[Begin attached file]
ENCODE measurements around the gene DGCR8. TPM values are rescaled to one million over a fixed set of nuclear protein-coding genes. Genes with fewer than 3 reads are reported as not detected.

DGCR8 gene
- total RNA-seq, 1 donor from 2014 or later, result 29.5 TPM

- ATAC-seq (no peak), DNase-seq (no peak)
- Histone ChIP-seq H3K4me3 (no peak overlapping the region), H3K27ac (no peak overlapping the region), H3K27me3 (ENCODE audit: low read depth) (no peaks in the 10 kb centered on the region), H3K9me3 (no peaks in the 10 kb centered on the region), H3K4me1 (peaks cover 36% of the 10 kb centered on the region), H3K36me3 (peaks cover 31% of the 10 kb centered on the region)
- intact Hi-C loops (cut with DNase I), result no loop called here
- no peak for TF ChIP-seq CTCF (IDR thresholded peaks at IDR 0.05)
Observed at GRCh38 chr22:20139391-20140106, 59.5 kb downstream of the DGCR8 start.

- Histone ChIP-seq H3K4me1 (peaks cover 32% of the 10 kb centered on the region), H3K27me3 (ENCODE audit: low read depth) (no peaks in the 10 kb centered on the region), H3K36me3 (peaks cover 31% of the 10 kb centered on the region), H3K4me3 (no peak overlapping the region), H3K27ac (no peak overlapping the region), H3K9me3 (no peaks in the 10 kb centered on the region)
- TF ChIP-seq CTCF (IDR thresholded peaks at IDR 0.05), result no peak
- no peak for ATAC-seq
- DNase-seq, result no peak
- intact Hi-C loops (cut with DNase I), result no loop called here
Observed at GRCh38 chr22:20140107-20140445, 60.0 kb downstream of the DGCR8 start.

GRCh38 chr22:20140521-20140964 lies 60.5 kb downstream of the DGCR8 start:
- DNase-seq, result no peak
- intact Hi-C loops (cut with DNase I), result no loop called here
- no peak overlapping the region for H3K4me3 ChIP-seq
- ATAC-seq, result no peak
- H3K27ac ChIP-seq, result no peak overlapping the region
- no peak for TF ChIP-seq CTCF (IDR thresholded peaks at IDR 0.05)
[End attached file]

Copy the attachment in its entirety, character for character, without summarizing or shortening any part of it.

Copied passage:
ENCODE measurements around the gene DGCR8. TPM values are rescaled to one million over a fixed set of nuclear protein-coding genes. Genes with fewer than 3 reads are reported as not detected.

DGCR8 gene
- total RNA-seq, 1 donor from 2014 or later, result 29.5 TPM

- ATAC-seq (no peak), DNase-seq (no peak)
- Histone ChIP-seq H3K4me3 (no peak overlapping the region), H3K27ac (no peak overlapping the region), H3K27me3 (ENCODE audit: low read depth) (no peaks in the 10 kb centered on the region), H3K9me3 (no peaks in the 10 kb centered on the region), H3K4me1 (peaks cover 36% of the 10 kb centered on the region), H3K36me3 (peaks cover 31% of the 10 kb centered on the region)
- intact Hi-C loops (cut with DNase I), result no loop called here
- no peak for TF ChIP-seq CTCF (IDR thresholded peaks at IDR 0.05)
Observed at GRCh38 chr22:20139391-20140106, 59.5 kb downstream of the DGCR8 start.

- Histone ChIP-seq H3K4me1 (peaks cover 32% of the 10 kb centered on the region), H3K27me3 (ENCODE audit: low read depth) (no peaks in the 10 kb centered on the region), H3K36me3 (peaks cover 31% of the 10 kb centered on the region), H3K4me3 (no peak overlapping the region), H3K27ac (no peak overlapping the region), H3K9me3 (no peaks in the 10 kb centered on the region)
- TF ChIP-seq CTCF (IDR thresholded peaks at IDR 0.05), result no peak
- no peak for ATAC-seq
- DNase-seq, result no peak
- intact Hi-C loops (cut with DNase I), result no loop called here
Observed at GRCh38 chr22:20140107-20140445, 60.0 kb downstream of the DGCR8 start.

GRCh38 chr22:20140521-20140964 lies 60.5 kb downstream of the DGCR8 start:
- DNase-seq, result no peak
- intact Hi-C loops (cut with DNase I), result no loop called here
- no peak overlapping the region for H3K4me3 ChIP-seq
- ATAC-seq, result no peak
- H3K27ac ChIP-seq, result no peak overlapping the region
- no peak for TF ChIP-seq CTCF (IDR thresholded peaks at IDR 0.05)